Specific ligand binding is reduced upon metabolic depletion of glycosphingolipids

To monitor the effect of metabolic depletion of glycosphingolipids on the ligand-binding activity of the serotonin1A receptor, binding of the selective agonist [3H]8-OH-DPAT to the serotonin1A receptor was measured in cell membranes prepared from control and PDMP-treated CHO-5-HT1AR cells. Fig. 2a shows the reduction in [3H]8-OH-DPAT binding with increasing concentrations of PDMP. The figure shows that specific [3H]8-OH-DPAT binding is reduced to ~84% of the original value when PDMP concentration used was 20 μM. The corresponding value of specific agonist binding is ~51% when a higher concentration (30 μM) of PDMP was used. Importantly, treatment with NB-DNJ, another specific inhibitor of glycosphingolipid biosynthesis (Platt et al. 1994), also resulted in reduction (~22%) in specific agonist binding (see Fig. S3). These results suggest that the reduction in specific ligand binding is primarily because of metabolic depletion of glycosphingolipids, and is independent of the inhibitor used to modulate glycosphingolipid levels.

image

Figure 2. (a) Effect of metabolic depletion of glycosphingolipids on specific ligand binding of the human serotonin1A receptor. CHO-5-HT1AR cells were treated with PDMP and specific [3H]8-OH-DPAT binding to the serotonin1A receptor was measured in membranes isolated from these cells. Values are expressed as percentages of specific binding for control cell membranes without PDMP treatment. Data shown are means ± SE of at least three independent experiments. (b) Saturation binding analysis of specific [3H]8-OH-DPAT binding to serotonin1A receptors from CHO-5-HT1AR cell membranes upon glycosphingolipid depletion. CHO-5-HT1AR cells were treated with 30 μM PDMP and specific [3H]8-OH-DPAT binding to serotonin1A receptors was measured with increasing concentrations of free [3H]8-OH-DPAT. Representative binding plots are shown in case of membranes isolated from control (○) and PDMP-treated (●) cells. See Materials and methods and Table 1 for other details.

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The reduction in the specific agonist [3H]8-OH-DPAT binding to serotonin1A receptors (Fig. 2a) could be either because of reduction in affinity of the receptor to the ligand or loss in ligand-binding sites, or both. Saturation binding analysis of [3H]8-OH-DPAT to serotonin1A receptors is shown in Fig. 2b and Table 1. The results of saturation binding analysis showed that the reduction in ligand binding can primarily be attributed to a reduction in the number of total binding sites with no significant change in the affinity of ligand binding (Table 1). The table shows that there is a significant reduction (~38%, p < 0.05) in the maximum number of binding sites (Bmax) when CHO-5-HT1AR cells were treated with PDMP. This indicates that metabolic depletion of glycosphingolipids leads to a reduction in functional receptors without altering receptor affinity.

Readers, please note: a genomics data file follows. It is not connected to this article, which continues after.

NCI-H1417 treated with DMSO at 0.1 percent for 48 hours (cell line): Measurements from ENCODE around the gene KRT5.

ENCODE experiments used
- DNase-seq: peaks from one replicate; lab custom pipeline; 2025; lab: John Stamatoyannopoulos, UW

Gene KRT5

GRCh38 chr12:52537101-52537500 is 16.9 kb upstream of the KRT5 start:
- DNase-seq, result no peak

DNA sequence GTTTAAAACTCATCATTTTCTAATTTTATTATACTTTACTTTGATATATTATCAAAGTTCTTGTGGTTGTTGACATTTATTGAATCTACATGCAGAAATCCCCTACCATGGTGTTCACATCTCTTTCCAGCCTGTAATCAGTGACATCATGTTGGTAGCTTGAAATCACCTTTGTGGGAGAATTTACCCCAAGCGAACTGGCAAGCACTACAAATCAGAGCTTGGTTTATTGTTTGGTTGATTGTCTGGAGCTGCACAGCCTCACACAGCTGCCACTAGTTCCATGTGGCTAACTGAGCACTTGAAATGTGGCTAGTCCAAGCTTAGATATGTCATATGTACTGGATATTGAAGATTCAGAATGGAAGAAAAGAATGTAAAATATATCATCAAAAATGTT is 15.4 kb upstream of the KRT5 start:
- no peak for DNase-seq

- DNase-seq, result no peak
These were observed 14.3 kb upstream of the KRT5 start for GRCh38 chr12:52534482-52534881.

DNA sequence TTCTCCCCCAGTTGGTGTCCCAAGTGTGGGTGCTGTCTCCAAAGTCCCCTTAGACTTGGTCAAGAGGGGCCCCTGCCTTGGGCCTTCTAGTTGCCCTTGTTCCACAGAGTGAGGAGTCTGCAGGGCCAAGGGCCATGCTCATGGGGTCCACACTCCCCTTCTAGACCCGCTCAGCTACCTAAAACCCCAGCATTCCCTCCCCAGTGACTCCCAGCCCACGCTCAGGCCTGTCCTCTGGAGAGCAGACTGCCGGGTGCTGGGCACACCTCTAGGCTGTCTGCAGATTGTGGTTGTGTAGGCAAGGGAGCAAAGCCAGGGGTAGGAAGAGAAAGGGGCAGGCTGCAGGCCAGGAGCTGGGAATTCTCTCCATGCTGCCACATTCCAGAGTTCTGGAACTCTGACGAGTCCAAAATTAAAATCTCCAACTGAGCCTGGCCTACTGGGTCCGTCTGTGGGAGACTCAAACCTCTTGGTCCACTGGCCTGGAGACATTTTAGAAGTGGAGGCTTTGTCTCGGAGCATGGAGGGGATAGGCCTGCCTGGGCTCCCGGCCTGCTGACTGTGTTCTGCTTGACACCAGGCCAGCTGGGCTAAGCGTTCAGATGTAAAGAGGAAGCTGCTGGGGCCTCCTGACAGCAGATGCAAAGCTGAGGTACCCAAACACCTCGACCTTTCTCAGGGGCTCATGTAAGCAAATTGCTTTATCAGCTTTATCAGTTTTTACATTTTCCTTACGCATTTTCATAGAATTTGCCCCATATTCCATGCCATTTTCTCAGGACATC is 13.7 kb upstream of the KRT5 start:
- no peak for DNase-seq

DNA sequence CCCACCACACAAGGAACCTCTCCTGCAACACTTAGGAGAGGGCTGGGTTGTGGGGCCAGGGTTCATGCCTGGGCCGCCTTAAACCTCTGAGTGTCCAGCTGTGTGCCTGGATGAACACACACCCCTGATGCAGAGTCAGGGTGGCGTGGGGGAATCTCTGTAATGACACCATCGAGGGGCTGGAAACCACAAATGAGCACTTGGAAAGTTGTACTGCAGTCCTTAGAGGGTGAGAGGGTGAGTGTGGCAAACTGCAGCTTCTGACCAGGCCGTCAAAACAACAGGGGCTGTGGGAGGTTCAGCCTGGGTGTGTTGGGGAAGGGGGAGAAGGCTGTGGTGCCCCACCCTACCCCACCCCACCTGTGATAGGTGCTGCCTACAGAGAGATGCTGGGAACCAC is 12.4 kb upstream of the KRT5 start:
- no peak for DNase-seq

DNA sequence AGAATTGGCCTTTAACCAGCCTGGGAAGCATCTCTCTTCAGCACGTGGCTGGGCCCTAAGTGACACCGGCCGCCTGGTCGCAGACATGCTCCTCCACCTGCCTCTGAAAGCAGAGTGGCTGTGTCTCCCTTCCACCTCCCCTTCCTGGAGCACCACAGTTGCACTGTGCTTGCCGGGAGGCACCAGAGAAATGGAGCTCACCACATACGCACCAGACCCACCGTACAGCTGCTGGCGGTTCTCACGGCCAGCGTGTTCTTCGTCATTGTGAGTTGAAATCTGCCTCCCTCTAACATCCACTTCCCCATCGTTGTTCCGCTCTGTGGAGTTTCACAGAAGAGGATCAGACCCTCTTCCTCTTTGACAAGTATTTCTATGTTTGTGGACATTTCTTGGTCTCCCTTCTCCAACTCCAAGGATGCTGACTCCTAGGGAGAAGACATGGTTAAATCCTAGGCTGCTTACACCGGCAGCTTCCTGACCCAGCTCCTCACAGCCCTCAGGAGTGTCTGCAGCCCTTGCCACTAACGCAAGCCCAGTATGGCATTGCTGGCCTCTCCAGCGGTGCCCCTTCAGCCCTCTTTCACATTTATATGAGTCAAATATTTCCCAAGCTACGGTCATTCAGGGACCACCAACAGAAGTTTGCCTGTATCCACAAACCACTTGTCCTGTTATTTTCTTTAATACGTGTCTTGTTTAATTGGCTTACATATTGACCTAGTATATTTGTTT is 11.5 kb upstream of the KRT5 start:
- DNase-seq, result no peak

Table 1. Effect of metabolic glycosphingolipid depletion on specific [3H]8-OH-DPAT bindinga
Experimental conditionKd (nM)Bmax (pmol/mg)
  1. a

    Binding parameters were calculated by analyzing saturation binding isotherms with a range of [3H]8-OH-DPAT concentrations using Graphpad Prism software. Data shown represent means ± SE of four independent experiments. See Materials and methods for other details.

  2. b

    Corresponds to < 0.05.

Control0.53 ± 0.431.0 ± 0.11
PDMP (30 μM)0.54 ± 0.120.62 ± 0.08b

G-protein coupling is unaltered upon metabolic depletion of glycosphingolipids

Seven transmembrane domain receptors are generally coupled to G-proteins, and therefore, guanine nucleotides are known to modulate ligand binding. The serotonin1A receptor agonists (such as 8-OH-DPAT) specifically activate the Gi/Go class of G-proteins and subsequently dissociate G-proteins, as a result of GTP to GDP exchange at Gα subunit in CHO cells (Raymond et al. 1993). Agonist binding to such receptors therefore exhibits sensitivity to non-hydrolyzable analogs of GTP such as GTP-γ-S that uncouples the normal cycle of guanine nucleotide exchange at the Gα subunit triggered by receptor activation. We have previously shown that serotonin1A receptors undergo an affinity transition from a high-affinity G-protein coupled to a low-affinity G-protein uncoupled state in the presence of GTP-γ-S (Harikumar and Chattopadhyay 1999). Fig. 3 and Table 2 show a characteristic reduction in binding of the agonist [3H]8-OH-DPAT in presence of GTP-γ-S with an estimated half-maximal inhibition concentration (IC50) of 6.20 nM for control cells. The corresponding IC50 value exhibits an increase to 7.53 nM when cells were treated with 30 μM PDMP (Fig. 3 and Table 2). However, the change in IC50 value was found to be not significant. This shows that G-protein coupling is not affected upon metabolic glycosphingolipid depletion by PDMP.